An international team of researchers has developed a fast, accurate and non-invasive method for diagnosing TB, an infectious disease that threatens the lives of over 10 million people every year. Created with support from the EU-funded A-Patch project, the new method uses a patch that absorbs TB-specific compounds that are detected in air trapped above the skin. Although TB is a treatable and curable disease, diagnosis remains a serious obstacle. At the moment, about 3 million active cases are missed by global health systems and the disease’s non-specific symptoms lead to millions of patients receiving incomplete or delayed diagnoses. Current diagnostic tests are also slow, not sensitive and/or specific enough, and too complex for places with limited resources. For example, mycobacterial cultures take 4 to 8 weeks, and at least 3 visits are needed before a patient’s diagnosis is finalised and treatment can begin. Another serious barrier is cost. A sputum smear costs EUR 2.2 to 8.9 per examination, which can be prohibitive considering that the overwhelming majority of TB cases occur in developing countries – in some of which people live on as little as EUR 1 a day. The need for a fast, cheap and sputum-free test for diagnosing TB led to the creation of this patch that is applied to the patient’s inner arm. The patch contains a pouch of absorbent material for capturing a variety of TB-specific volatile organic compounds (VOCs) that are released into the bloodstream by infected cells and can be detected in air trapped above the skin. When VOC values deviate from the healthy VOC range, this indicates either TB infection or a high risk of infection. The skin-based TB VOCs are detected and translated into a point-of-care diagnosis using a specially designed array of nanomaterial-based sensors.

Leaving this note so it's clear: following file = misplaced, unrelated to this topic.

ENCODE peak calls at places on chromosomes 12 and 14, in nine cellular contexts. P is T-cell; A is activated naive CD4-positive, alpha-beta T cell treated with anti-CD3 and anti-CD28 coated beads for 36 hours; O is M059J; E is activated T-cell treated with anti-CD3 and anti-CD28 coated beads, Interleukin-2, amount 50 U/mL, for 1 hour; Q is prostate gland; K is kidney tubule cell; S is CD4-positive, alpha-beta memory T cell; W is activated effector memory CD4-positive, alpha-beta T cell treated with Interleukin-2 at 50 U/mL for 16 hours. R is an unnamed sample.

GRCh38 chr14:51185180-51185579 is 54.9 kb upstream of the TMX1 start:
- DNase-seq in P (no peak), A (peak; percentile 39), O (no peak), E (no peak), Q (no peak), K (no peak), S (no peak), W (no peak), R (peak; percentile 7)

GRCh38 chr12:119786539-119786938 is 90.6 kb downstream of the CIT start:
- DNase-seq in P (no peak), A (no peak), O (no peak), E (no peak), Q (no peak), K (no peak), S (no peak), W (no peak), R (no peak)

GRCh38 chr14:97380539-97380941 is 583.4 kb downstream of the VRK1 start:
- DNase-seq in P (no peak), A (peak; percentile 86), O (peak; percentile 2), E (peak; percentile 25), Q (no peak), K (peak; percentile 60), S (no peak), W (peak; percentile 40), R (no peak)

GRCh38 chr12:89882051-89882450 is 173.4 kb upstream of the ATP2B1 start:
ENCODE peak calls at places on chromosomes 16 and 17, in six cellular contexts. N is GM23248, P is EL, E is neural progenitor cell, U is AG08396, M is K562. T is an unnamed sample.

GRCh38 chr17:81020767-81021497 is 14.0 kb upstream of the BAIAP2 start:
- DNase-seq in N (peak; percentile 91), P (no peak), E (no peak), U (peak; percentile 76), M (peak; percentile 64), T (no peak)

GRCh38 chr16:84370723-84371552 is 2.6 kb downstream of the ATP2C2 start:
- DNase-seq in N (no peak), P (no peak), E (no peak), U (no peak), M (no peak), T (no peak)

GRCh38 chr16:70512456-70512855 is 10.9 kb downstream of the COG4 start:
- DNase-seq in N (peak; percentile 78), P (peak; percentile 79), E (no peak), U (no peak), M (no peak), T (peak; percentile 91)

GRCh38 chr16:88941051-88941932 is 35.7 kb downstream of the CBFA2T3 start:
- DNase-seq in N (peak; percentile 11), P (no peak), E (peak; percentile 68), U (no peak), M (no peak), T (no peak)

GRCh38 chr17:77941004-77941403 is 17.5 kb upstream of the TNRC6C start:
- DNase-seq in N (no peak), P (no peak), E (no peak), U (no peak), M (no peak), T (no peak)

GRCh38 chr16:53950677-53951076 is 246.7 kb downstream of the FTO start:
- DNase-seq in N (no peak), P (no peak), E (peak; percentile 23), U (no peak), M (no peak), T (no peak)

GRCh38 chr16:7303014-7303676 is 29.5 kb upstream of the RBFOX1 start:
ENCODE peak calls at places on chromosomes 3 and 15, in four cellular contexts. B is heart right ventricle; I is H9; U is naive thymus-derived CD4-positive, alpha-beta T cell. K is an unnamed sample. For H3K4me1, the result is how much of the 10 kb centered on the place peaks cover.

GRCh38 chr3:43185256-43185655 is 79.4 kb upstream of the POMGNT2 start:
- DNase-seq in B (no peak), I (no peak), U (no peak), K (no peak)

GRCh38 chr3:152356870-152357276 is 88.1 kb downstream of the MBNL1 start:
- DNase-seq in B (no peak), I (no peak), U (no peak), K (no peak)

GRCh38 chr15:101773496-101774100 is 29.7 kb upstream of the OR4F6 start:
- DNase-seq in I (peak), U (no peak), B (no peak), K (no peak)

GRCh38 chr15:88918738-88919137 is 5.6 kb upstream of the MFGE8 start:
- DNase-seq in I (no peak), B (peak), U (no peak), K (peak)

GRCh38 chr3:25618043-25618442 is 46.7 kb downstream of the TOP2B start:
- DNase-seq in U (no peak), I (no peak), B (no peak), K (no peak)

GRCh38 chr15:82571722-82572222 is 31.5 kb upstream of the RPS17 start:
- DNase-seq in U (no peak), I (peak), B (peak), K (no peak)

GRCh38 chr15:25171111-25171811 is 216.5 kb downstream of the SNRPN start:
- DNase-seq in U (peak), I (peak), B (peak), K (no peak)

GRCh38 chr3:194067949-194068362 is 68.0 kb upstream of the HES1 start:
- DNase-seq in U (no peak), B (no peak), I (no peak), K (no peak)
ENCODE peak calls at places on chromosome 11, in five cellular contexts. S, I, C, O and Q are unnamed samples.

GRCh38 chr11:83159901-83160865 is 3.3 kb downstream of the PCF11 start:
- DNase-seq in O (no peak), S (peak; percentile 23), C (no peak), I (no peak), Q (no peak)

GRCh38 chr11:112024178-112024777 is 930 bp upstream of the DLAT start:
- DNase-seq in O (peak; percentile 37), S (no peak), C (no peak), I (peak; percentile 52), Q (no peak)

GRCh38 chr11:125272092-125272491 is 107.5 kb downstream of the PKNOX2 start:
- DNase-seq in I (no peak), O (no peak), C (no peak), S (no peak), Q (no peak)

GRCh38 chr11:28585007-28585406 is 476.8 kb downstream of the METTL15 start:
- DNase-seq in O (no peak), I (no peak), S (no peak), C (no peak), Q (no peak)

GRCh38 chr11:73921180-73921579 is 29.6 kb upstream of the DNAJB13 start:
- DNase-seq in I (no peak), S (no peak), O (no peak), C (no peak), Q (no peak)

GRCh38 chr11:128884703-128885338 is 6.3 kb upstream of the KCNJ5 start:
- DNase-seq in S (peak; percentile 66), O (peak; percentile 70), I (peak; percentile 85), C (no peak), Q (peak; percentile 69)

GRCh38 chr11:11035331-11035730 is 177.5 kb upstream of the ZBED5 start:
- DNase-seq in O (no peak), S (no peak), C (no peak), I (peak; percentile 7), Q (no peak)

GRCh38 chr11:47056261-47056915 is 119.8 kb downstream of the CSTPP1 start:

Trialling the patch
The research team tested their absorbent skin patch in clinical trials in India and South Africa. The study population included newly diagnosed and confirmed active TB cases, healthy volunteers and confirmed non-TB cases. The patch proved to be highly effective in diagnosing the disease and met the World Health Organization’s criteria for a highly sensitive and specific new TB triage test that isn’t affected by difficult factors such as HIV status and smoking habits. The results have been published in the journal ‘Advanced Science’. “Our initial studies, done on a large number of subjects in India and in South Africa showed high effectiveness in diagnosing tuberculosis, with over 90 % sensitivity and over 70 % specificity,” observed study first author Dr Rotem Vishinkin of A-Patch project coordinator Technion – Israel Institute of Technology in a news item posted on the ‘Medical Dialogues’ website. “We showed that tuberculosis can be diagnosed through the compounds released by the skin. Our current challenge is minimizing the size of the sensor array and fitting it into the sticker patch.” The A-Patch (Autonomous Patch for Real-Time Detection of Infectious Disease) method promises to provide precise diagnoses of TB patients fast, easily and cost-effectively, without the need for specialised personnel. As important, the same method could in the future be used to also diagnose and monitor other diseases, such as COVID-19, in parts of the world that most need it. For more information, please see: A-Patch project website
A-Patch, tuberculosis, TB, skin patch, diagnostic tests